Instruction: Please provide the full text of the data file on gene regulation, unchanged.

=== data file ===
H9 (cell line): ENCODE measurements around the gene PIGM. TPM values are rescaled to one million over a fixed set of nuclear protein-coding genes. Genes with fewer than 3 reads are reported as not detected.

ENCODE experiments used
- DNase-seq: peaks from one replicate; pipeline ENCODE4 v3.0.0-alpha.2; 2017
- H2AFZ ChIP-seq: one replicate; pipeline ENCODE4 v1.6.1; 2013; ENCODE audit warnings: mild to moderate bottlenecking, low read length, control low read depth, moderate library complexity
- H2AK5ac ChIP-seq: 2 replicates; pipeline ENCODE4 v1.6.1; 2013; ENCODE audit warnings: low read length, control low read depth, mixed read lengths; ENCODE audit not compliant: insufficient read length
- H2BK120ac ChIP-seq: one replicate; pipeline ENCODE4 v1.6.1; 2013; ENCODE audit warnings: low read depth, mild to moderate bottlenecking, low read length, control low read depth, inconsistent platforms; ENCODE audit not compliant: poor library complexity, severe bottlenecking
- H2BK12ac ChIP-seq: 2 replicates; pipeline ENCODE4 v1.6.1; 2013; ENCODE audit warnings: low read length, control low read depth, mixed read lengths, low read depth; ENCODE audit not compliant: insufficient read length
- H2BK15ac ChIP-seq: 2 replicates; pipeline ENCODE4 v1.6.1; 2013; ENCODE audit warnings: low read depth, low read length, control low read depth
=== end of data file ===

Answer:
H9 (cell line): ENCODE measurements around the gene PIGM. TPM values are rescaled to one million over a fixed set of nuclear protein-coding genes. Genes with fewer than 3 reads are reported as not detected.

ENCODE experiments used
- DNase-seq: peaks from one replicate; pipeline ENCODE4 v3.0.0-alpha.2; 2017
- H2AFZ ChIP-seq: one replicate; pipeline ENCODE4 v1.6.1; 2013; ENCODE audit warnings: mild to moderate bottlenecking, low read length, control low read depth, moderate library complexity
- H2AK5ac ChIP-seq: 2 replicates; pipeline ENCODE4 v1.6.1; 2013; ENCODE audit warnings: low read length, control low read depth, mixed read lengths; ENCODE audit not compliant: insufficient read length
- H2BK120ac ChIP-seq: one replicate; pipeline ENCODE4 v1.6.1; 2013; ENCODE audit warnings: low read depth, mild to moderate bottlenecking, low read length, control low read depth, inconsistent platforms; ENCODE audit not compliant: poor library complexity, severe bottlenecking
- H2BK12ac ChIP-seq: 2 replicates; pipeline ENCODE4 v1.6.1; 2013; ENCODE audit warnings: low read length, control low read depth, mixed read lengths, low read depth; ENCODE audit not compliant: insufficient read length
- H2BK15ac ChIP-seq: 2 replicates; pipeline ENCODE4 v1.6.1; 2013; ENCODE audit warnings: low read depth, low read length, control low read depth